Scams related to the Transportation Security Administration’s (TSA) PreCheck program have recently substantially increased. I first warned you about this last August when the scams began. For those people unfamiliar with the PreCheck program, the TSA has a long standing program called TSA PreCheck which enables you to go through an expedited screening at the airport in special lines without having to remove your shoes, belts or jackets.
In order to obtain PreCheck status you need to both apply online and then schedule an appointment at one of 380 enrollment centers. The in-person appointment which includes fingerprinting and a background check is generally completed in ten minutes.
Unfortunately, scammers, of course, have been taking advantage of people trying to sign up for the TSA PreCheck program and are setting up phony websites that appear to be official websites of the TSA. They then lure you into providing personal information they use to make you a victim of identity theft as well as steal the money they charge you online for a phony TSA PreCheck enrollment. Recently we have seen the scammers charging $140 for their worthless services. The actual enrollment price is $70.
Part of the problem is that some sophisticated scammers are adept at manipulating the algorithms used by Google Chrome and other search engines so that the phony websites appear high on a search. Merely because a website appears high on a search does not mean that it is legitimate. The only legitimate sites where you can apply for the TSA PreCheck program are https://www.tsa.gov/precheck and https://universalenroll.dhs.gov/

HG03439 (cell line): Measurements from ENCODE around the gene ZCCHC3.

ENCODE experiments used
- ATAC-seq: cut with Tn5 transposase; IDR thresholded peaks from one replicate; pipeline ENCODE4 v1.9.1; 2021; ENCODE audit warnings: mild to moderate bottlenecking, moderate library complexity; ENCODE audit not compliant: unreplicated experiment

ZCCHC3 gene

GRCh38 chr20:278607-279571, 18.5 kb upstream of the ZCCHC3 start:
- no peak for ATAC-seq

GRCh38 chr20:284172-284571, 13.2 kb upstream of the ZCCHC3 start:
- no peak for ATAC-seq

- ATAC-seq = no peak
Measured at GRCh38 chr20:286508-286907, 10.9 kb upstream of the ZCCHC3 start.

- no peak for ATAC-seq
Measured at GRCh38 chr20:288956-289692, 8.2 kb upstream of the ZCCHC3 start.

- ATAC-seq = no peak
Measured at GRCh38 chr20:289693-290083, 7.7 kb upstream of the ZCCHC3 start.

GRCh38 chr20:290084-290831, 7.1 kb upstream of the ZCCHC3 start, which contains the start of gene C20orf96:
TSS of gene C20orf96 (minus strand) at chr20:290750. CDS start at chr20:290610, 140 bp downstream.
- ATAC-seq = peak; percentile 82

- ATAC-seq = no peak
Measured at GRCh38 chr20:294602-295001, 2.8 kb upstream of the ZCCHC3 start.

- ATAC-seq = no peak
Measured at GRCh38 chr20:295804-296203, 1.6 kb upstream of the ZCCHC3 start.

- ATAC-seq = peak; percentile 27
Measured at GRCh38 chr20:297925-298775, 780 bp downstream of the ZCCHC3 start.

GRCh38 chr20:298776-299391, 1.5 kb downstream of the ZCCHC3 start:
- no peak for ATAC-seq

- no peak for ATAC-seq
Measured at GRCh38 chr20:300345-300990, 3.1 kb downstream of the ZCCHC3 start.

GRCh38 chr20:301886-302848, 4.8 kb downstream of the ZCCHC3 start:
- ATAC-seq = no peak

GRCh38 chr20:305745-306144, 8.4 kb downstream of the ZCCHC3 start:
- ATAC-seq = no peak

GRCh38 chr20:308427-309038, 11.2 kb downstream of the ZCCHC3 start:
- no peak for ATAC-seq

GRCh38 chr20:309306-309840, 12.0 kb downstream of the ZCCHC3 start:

Also, it is important to note that when you first apply for the TSA PreCheck program, you cannot pay online. You can register for the program, but you pay when you have your in-person appointment. Therefore any site that asks you to pay online for your initial TSA PreCheck status is a scam. TSA PreCheck status is good for five years, but it can be renewed. When you renew, you can do the entire process including payment online. The renewal process also has been exploited by scammers sending you emails posing as the TSA encouraging you to click on links to renew your status. This is problematic since when you actually need to renew your status, you will get an email from the real TSA, however, it can be difficult to distinguish the phony TSA email from that of the real TSA so you are best checking directly with the TSA to see about renewing your status. You can use this link to find about your present status, whether you need to renew and how to do so properly. https://www.tsa.gov/travel/frequently-asked-questions/how-do-i-renew-my-membership-when-it-expires
For those of you receiving the Scam of the day through an email, I just want to remind you that if you want to see the ever increasing list of Coronavirus scams go to the first page of the http://www.scamicide.com website and click on the tab at the top of the page that indicates “Coronavirus Scams.” Scamicide has been cited by the New York Times as one of three top sources for information about Coronavirus related scams.
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